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#106623 - 11/24/04 12:55 PM A little known History of Karate...

Part I
The effects of Sho-Shins Weapon Edict of 1477

This post may be of interest to those who enjoy the comfort found in understanding the history of their chosen Okinawan karate style. Over the past ten years I've spent considerable time researching the roots of karate and have made some intriguing and previously undocumented discoveries pertaining to the historical roots of Shorin-Ryu karate. It has always amazed me how many individuals in the karate world will conveniently 'borrow' from Goju-Ryus chartered lineage for an example of their own history however Shorin-Ryu and Shorei-Ryu are two 'generic' terms to describe two different approaches. They do share similar traits however one is far more influenced by something other than White Crane quanfa.

It may not ever be possible to ascertain exactly who or where a style first originated, not only this but styles evolve and techniques become altered between teachers to teacher. One thing however tends to remain alive something that seems to continue to exist as the art passes from generation to generation. It is of course the 'philosophies' upon which the art was first founded upon.

I have found that when attempting to trace the history of our chosen karate style it is important to ascertain what part of Okinawa it geographically came from. This exercise bears considerable importance and offers good insight into the motivating factors behind the art.

Okinawan culture is perhaps one of the most beautiful ones on this planet. Throughout history it has played a vital role in the trade routes of countries spanning the South Pacific basin. By the time the Satsuma’s invaded it was already a peace loving nation though it had not always been so; its survival between two powerful nations such as China and Japan was achieved more through cunning political manoeuvrings over military strength.

It has been largely documented before that when Napoleon first heard of Okinawas weapon edicts he protested "I cannot fathom a nation not concerned with war". To the contrary Okinawa was well advanced in martial skill and weaponry; at one point their chief trade was in bladed weapons.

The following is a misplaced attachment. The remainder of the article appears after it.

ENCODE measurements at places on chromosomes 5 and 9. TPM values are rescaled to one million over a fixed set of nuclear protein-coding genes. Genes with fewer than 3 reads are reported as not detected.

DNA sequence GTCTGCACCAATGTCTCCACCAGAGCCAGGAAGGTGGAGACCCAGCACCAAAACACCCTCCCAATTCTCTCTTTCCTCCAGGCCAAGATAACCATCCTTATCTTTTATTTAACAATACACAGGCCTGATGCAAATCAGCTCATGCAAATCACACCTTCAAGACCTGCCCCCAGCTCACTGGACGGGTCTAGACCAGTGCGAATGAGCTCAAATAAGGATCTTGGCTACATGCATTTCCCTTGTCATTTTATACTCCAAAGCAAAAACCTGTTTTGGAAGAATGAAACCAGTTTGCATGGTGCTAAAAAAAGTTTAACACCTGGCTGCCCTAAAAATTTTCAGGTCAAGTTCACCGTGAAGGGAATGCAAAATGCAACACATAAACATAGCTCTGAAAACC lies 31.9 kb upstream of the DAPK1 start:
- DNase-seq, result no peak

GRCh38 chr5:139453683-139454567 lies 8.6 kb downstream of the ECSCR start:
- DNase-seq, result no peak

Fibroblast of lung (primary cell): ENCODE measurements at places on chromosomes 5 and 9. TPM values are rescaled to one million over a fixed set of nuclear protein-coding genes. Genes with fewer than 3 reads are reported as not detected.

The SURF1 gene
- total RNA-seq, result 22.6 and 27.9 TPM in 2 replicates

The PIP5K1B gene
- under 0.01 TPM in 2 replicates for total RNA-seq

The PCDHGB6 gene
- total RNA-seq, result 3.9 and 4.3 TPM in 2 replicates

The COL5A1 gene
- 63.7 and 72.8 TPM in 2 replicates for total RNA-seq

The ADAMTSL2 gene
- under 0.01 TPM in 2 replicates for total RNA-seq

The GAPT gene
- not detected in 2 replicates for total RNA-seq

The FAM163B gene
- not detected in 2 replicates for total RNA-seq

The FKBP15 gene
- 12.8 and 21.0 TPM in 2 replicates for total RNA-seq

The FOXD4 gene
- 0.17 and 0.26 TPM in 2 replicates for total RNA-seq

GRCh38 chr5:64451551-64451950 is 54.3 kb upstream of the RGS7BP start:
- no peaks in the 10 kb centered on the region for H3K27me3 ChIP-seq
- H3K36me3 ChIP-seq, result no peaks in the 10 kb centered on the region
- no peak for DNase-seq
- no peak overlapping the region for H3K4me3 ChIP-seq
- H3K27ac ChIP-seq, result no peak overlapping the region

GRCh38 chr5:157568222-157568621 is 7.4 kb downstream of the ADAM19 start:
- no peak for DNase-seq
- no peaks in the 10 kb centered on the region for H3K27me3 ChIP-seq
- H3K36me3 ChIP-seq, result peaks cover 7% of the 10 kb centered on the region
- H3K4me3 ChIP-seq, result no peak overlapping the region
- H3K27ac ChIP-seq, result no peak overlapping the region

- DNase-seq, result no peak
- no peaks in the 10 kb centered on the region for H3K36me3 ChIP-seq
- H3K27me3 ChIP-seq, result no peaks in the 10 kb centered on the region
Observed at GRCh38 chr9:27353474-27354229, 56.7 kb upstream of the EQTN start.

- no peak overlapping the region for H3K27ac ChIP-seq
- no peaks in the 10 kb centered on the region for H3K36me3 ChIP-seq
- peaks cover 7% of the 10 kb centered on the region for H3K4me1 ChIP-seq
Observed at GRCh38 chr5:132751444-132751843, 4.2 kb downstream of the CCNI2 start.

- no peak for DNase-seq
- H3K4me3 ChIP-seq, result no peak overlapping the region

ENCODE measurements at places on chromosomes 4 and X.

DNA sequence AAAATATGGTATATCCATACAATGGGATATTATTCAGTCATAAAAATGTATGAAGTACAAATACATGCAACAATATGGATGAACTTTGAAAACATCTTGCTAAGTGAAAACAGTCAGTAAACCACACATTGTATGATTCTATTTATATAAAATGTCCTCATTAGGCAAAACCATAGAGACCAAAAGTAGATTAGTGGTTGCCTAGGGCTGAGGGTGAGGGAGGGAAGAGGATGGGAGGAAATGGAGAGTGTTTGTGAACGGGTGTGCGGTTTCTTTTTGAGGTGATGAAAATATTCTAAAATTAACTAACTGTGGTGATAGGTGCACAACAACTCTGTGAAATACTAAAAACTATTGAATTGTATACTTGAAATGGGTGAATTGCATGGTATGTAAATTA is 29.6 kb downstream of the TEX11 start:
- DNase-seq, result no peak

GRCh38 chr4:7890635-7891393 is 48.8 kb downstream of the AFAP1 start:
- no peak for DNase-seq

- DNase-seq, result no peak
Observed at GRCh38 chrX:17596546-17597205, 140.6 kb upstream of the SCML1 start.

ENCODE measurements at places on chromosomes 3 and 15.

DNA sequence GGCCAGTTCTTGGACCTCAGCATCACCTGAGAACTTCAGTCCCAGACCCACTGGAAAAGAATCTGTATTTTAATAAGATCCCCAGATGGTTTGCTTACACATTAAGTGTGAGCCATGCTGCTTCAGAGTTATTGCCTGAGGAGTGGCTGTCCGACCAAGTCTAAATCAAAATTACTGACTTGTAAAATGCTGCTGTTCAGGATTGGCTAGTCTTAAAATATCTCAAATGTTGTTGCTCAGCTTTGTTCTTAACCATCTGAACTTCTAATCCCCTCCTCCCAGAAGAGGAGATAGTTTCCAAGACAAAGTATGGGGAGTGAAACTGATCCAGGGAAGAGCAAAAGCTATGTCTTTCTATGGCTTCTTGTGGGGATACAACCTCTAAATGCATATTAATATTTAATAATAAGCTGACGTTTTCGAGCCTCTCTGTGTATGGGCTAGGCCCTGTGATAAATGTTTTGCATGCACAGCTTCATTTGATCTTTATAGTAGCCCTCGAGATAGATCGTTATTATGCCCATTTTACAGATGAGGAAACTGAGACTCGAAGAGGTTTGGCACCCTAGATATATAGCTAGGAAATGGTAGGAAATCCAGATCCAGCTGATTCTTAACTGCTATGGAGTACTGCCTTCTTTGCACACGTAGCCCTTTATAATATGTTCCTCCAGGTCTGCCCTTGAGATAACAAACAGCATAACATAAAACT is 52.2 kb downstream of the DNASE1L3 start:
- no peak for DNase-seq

Several hundred years earlier in the 1500's Tome Pires notes in his journal of the orient that the Ryukuans are skilful craftsmen and armourers. "They sail between China and Japan chiefly trading in gold, copper and weapons; they are truthful men, more so than the Chinese, and feared too. They freely trade merchandise for credit and if lied to when they go to collect, they collect it sword in hand."

In 1477 King ShoShin imposed the first of two weapons bans upon the island and insisted the 'Anji' (feudal lords) reside at the capital of Shuri. It is interesting to note that these reforms were mirrored on Japan nearly 125 years later by Tokugawa Ieyasu in 1600.

It is not entirely clear how enforced the first weapon ban was as there are frequent accounts like Pires' that mention quantities of arms being traded through the ports. One thing is certain though, the edict led to an increase in pirate skirmishes upon trade vessels sailing to and from the Naha area. By 1503 two forts had been constructed in Naha harbour to increase defences.

By this time the unarmed martial skills of Okinawa were going through a period of re-development. 'Okinawa-Ti' was originally a largely weapon based art (bladed) its techniques however also taught the importance of disarming and neutralising aggressors. But Ti was just one of the ingredients to go into the mixing pot that gave creation to karate as we know it. Chinese boxing skills and pugilistic systems of several Asian cultures also contributed greatly.

The period surrounding the first weapon edict is in my opinion one of considerable interest in karate’s history as it forced people to look at improving their means of defence by utilising unarmed skills. In order to understand your art deeper it is important to recognise the different 'flavours' that presided at the time through the three main townships of Naha, Shuri and Tomari. This is because exponents from each of these were responsible for developing the two broad categories of Shorin-Ryu and Shorei-Ryu which all karate falls under.

Township styles & Evolution
For the purpose of this post I'd like to stay focussed upon the period of the early 1500's.

Naha was a bustling commercial port with an excellent natural harbour. Due to the weapon restrictions merchants now employed 'security experts' to escort them upon their travels and protect them and their goods from the wako pirates that patrolled the coasts. Sailors of every nation are renowned for their violent/frequent brawls and those of Asian descent were certainly no less guilty of this than their western counterparts. The mixture of lonely men at sea blended with a busy red-light drinking district (Tsuji) and most likely a helping of 'one up manship' lead to violent clashes. Using commonsense and comparison of nightclub brawls today we can probably imagine quite realistically the scenes that unfolded
in the late night bars of Naha. Bottles, knives and chains undoubtedly made more than just a cameo appearance in the small, confined spaces that these fights took place in.